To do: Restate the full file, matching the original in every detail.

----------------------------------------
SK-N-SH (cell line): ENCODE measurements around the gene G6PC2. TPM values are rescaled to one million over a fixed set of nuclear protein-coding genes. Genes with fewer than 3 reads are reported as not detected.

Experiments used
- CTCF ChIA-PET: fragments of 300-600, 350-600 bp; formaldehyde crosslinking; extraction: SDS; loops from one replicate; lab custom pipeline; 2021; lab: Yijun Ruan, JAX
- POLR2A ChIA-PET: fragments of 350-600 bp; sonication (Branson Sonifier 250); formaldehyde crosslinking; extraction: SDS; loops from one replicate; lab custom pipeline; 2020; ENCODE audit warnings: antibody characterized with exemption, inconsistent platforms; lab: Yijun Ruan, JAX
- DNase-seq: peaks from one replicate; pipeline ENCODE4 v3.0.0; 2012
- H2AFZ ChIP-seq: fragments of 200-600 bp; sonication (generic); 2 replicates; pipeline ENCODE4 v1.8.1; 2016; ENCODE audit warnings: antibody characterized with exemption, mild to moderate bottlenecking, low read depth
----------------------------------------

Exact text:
SK-N-SH (cell line): ENCODE measurements around the gene G6PC2. TPM values are rescaled to one million over a fixed set of nuclear protein-coding genes. Genes with fewer than 3 reads are reported as not detected.

Experiments used
- CTCF ChIA-PET: fragments of 300-600, 350-600 bp; formaldehyde crosslinking; extraction: SDS; loops from one replicate; lab custom pipeline; 2021; lab: Yijun Ruan, JAX
- POLR2A ChIA-PET: fragments of 350-600 bp; sonication (Branson Sonifier 250); formaldehyde crosslinking; extraction: SDS; loops from one replicate; lab custom pipeline; 2020; ENCODE audit warnings: antibody characterized with exemption, inconsistent platforms; lab: Yijun Ruan, JAX
- DNase-seq: peaks from one replicate; pipeline ENCODE4 v3.0.0; 2012
- H2AFZ ChIP-seq: fragments of 200-600 bp; sonication (generic); 2 replicates; pipeline ENCODE4 v1.8.1; 2016; ENCODE audit warnings: antibody characterized with exemption, mild to moderate bottlenecking, low read depth